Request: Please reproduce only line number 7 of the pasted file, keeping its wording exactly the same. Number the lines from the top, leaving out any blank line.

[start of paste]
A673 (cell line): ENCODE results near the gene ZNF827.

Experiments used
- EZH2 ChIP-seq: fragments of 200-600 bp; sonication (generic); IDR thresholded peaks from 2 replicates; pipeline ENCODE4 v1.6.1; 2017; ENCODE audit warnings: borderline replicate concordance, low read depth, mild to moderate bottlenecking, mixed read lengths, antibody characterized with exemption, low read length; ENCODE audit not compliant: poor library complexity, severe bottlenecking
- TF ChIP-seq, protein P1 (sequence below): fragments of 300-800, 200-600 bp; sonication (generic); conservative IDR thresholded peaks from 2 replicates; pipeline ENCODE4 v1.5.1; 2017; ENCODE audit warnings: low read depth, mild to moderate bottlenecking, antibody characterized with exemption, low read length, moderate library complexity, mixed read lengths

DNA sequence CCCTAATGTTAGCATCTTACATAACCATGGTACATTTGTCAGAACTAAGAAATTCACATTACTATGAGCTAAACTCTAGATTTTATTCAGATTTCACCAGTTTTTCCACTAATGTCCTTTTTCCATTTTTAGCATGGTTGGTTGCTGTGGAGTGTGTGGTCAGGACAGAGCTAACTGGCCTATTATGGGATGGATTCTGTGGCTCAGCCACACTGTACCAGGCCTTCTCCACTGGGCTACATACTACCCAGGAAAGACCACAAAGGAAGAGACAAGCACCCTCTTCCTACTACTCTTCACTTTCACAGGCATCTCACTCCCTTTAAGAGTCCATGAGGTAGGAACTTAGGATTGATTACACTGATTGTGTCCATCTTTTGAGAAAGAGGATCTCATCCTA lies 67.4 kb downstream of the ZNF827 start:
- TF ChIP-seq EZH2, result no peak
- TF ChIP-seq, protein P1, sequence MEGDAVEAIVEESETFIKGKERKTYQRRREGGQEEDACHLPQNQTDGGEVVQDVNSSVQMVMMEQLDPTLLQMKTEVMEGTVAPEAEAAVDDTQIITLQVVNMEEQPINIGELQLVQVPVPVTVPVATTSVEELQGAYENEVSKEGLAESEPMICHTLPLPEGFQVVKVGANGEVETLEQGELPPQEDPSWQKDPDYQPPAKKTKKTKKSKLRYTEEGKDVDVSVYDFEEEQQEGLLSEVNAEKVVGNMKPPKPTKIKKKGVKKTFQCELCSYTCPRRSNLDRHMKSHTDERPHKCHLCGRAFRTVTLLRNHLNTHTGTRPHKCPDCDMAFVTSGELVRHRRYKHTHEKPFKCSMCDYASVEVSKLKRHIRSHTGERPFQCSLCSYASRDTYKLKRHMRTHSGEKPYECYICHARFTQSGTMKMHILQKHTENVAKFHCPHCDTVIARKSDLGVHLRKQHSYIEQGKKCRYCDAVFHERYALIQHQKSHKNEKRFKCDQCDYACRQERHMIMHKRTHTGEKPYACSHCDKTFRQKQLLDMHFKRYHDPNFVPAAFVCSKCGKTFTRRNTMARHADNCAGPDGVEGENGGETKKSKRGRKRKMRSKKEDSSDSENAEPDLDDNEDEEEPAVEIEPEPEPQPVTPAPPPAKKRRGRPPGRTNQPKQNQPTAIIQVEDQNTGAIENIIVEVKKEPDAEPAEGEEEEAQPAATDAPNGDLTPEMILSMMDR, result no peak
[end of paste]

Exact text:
- TF ChIP-seq, protein P1, sequence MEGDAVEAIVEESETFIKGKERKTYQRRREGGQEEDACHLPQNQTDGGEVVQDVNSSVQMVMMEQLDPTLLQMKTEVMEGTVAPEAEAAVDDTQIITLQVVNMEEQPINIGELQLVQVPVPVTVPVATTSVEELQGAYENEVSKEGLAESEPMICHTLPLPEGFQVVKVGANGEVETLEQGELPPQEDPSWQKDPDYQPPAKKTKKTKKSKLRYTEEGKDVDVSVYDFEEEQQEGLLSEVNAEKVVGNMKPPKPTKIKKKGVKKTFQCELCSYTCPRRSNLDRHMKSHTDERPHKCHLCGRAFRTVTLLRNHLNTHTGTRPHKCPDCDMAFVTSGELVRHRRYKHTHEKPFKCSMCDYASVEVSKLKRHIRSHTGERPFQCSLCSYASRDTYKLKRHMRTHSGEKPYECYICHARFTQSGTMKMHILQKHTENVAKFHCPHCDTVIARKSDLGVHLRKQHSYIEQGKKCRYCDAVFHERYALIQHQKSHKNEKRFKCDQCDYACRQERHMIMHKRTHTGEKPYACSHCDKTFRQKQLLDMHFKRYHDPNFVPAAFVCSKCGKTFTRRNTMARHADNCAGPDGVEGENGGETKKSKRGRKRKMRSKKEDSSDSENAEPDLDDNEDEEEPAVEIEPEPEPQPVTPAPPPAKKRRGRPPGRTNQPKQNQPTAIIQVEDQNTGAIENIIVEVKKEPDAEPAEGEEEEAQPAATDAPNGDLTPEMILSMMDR, result no peak